Vinatieri gets some mileage here out of his game-winner in the snow of the Tuck Rule game. And he deserves praise for that, though probably not as much as he receives. After all, this was his home stadium, he’d been kicking in similar conditions for years, and that game shouldn’t have gone into overtime in the first place (ahem). Also, Sebastian Janikowski may have been the better kicker that day anyway – he’d gone 3-3 on the game, including a 45 yarder in the third quarter to match Vinatieri’s 45 yard long, and Sea-Bass was used to kicking in sunny Oakland. That stuff shouldn’t count against Vinatieri, who delivered when asked; but it probably shouldn’t be romanticized either.

When I think of difficulty, I invariably think of Chris Boswell, believe it or not. In particular, I think about Boswell’s rookie year, in which he came off the couch mid-season to replace dead-legged Josh Scobee (and torn-ACL Shaun Suisham), and helped power the Steelers to an 8-4 finish. In their infamous Wild Card matchup against the Cincinnati Bengals (in the cold January rain of Cincinnati), Boz went 3-3 through three quarters, before watching the Bengals furiously come back to take a lead after the worst person in football intentionally separated Ben Roethlisberger’s shoulder. With the contest all but over, Ryan Shazier forced the most improbable fumble I’ve ever seen. Then Ben, as we all should have predicted, came back out of the locker room like a G—D— gladiator, and led the team on a game-winning drive with rubber bands holding his throwing arm together. That’s, of course, when the worst person in football gave the game’s best receiver brain damage on the field, and (after the second worst person in football shoved a ref), 22 year old Chris Boswell had to go out and kick a makeable, but not chip-shot, 35 yarder for the win. With all that heroism on his team, and all that evil on the opposition, on a hostile field, in January rain, Boz (a Texan, not used to the Midwest winters) nailed it.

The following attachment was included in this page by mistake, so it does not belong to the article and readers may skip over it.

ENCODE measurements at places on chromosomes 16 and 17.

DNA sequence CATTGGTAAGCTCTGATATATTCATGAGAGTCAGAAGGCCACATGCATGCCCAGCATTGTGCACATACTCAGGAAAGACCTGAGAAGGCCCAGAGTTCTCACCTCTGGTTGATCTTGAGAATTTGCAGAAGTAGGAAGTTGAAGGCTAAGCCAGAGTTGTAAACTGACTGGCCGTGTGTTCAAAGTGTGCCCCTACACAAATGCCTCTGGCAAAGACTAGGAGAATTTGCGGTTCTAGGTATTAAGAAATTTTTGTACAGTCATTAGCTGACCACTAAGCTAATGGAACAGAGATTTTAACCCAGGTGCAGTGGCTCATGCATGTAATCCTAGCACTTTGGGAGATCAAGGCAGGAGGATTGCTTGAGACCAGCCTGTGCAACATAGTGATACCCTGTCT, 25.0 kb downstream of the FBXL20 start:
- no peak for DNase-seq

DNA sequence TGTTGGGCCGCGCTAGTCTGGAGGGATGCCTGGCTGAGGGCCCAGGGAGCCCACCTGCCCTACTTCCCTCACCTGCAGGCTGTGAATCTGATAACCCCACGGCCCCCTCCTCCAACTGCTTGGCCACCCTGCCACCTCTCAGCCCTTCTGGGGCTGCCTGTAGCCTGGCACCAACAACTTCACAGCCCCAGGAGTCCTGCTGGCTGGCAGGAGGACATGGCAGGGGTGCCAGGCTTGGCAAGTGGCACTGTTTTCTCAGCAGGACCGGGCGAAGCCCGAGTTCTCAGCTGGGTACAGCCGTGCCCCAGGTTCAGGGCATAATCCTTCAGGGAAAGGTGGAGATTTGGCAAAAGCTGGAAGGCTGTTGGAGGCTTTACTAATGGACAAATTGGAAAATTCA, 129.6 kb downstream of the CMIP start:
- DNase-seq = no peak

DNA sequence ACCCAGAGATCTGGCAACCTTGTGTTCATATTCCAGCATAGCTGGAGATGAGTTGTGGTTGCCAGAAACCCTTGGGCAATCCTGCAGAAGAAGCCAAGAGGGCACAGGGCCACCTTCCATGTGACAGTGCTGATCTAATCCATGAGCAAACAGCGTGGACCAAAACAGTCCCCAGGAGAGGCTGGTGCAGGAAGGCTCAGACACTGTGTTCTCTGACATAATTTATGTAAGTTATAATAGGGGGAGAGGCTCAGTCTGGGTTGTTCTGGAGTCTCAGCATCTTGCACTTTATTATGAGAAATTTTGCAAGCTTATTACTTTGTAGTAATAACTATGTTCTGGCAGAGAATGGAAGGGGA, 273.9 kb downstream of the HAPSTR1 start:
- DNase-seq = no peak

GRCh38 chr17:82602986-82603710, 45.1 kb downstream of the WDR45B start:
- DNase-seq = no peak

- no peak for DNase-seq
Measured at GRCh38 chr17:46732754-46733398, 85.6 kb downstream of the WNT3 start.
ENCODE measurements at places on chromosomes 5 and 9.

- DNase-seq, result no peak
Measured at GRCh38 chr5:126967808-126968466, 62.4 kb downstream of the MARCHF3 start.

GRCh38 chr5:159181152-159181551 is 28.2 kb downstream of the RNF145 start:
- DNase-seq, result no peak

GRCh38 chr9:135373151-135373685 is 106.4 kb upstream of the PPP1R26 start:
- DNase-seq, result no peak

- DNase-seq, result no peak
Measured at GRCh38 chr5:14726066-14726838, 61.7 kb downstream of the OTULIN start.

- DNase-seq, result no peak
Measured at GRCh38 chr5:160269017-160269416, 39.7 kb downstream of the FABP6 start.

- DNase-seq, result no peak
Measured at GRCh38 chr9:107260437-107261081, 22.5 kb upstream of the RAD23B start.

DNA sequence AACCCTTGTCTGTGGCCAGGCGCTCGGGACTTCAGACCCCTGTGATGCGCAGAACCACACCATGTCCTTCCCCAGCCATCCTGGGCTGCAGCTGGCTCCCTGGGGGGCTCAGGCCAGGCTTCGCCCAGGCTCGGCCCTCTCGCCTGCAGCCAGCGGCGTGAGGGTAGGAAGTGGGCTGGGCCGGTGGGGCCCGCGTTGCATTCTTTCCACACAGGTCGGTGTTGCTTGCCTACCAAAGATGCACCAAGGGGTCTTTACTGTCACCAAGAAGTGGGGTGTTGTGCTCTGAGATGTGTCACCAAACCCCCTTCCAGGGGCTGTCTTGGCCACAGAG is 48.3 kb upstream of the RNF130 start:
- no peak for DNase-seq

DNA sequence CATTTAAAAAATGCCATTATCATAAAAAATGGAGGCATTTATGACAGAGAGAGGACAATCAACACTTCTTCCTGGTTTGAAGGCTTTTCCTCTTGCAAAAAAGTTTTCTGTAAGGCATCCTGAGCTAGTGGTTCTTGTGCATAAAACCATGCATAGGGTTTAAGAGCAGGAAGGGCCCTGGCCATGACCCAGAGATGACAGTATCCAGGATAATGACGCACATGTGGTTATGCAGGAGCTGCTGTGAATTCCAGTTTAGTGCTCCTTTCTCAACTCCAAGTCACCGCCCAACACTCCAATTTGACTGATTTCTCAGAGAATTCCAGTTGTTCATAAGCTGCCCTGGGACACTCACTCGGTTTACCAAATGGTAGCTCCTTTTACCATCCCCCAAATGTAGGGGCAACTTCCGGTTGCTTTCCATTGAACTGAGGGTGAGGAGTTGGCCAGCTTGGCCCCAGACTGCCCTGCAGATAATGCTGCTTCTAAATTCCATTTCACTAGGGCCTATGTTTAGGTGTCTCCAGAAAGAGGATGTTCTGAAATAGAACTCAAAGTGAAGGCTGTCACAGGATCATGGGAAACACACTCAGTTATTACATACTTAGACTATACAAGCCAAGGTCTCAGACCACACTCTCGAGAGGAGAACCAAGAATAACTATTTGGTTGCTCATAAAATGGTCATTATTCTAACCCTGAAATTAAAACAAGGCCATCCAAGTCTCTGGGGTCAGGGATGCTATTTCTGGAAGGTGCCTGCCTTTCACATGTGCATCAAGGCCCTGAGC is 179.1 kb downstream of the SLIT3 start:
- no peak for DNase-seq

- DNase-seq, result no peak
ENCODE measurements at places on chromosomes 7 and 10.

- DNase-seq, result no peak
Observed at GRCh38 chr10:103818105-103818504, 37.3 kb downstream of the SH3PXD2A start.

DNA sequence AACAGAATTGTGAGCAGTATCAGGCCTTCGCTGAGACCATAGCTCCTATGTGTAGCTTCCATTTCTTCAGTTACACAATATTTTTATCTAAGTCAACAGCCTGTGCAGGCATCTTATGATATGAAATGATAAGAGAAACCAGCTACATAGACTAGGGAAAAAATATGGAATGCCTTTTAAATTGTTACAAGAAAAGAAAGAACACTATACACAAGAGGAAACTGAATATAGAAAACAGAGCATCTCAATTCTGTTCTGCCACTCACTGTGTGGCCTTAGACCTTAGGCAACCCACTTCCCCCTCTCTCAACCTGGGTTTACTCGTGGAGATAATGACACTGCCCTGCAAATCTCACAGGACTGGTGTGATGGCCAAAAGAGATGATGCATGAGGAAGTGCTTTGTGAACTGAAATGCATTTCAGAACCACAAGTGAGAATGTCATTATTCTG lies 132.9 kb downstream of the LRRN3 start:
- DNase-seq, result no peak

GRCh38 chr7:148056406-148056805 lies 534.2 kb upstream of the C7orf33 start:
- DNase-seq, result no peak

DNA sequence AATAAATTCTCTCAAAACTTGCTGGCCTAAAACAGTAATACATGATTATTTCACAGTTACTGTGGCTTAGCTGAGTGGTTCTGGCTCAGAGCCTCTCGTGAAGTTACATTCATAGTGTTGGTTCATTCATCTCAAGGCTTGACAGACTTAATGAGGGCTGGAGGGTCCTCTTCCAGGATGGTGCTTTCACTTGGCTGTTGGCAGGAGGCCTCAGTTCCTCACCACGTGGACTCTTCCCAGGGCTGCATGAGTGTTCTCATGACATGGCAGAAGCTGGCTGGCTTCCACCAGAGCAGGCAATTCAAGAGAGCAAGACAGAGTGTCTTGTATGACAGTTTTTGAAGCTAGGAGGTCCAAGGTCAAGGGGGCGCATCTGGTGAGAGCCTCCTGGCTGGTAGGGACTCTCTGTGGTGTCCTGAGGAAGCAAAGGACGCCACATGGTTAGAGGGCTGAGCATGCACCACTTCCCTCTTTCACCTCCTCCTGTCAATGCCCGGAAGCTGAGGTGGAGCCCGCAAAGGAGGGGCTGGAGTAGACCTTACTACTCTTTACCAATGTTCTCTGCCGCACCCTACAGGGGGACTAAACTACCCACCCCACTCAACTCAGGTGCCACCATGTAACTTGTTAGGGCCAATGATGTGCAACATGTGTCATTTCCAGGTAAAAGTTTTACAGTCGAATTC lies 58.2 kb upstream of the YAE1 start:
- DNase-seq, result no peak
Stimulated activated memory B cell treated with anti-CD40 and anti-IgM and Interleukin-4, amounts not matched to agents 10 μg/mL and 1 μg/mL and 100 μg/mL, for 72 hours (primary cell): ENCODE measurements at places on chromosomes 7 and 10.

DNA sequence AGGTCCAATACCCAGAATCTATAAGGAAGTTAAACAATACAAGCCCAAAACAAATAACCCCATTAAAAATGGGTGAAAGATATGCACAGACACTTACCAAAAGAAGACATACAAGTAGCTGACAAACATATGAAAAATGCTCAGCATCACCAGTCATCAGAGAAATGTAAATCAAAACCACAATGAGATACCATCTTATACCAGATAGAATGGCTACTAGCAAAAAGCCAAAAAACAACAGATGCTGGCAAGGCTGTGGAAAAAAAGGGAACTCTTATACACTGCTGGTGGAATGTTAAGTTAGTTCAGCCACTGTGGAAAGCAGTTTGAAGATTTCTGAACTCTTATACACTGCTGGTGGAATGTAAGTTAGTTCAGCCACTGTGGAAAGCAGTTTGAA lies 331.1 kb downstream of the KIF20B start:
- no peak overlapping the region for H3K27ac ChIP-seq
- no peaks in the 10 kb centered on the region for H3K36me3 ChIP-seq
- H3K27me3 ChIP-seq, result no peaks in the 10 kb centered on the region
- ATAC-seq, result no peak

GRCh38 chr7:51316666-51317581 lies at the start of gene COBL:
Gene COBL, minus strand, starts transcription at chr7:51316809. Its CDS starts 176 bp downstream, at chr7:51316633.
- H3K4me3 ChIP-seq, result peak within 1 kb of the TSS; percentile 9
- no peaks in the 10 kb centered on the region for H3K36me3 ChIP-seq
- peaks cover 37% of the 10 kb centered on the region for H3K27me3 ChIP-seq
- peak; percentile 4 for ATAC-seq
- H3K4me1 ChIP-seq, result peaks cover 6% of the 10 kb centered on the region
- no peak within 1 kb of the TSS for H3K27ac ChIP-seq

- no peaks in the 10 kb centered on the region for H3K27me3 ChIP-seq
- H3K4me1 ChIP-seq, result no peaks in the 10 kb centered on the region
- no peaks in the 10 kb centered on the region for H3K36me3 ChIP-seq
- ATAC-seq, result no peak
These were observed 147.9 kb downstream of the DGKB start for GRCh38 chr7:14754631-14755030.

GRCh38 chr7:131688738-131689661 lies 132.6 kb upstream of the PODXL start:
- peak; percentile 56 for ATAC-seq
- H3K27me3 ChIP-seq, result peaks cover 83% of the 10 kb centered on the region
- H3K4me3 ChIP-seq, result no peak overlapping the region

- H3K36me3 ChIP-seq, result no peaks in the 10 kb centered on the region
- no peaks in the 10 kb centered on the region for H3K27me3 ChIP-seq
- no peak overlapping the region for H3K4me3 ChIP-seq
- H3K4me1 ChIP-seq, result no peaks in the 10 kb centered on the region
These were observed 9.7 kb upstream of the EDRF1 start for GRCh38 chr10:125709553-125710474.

We could talk about his second year too, when he set an NFL playoff record, going 6-6 at cold and notoriously rough Arrowhead to power the Steelers past K.C. (oddly, by the exact same score as the Bengals game – 18-16). But you probably get the point.


Super Bowl XLV
The reason Hines isn’t smiling is that he’s trying to figure out which Packer he wants to send to the hospital, and that’s stressful work.
Photo by Al Bello/Getty Images

4 – Do they have some element that they’re known for that isn’t typical?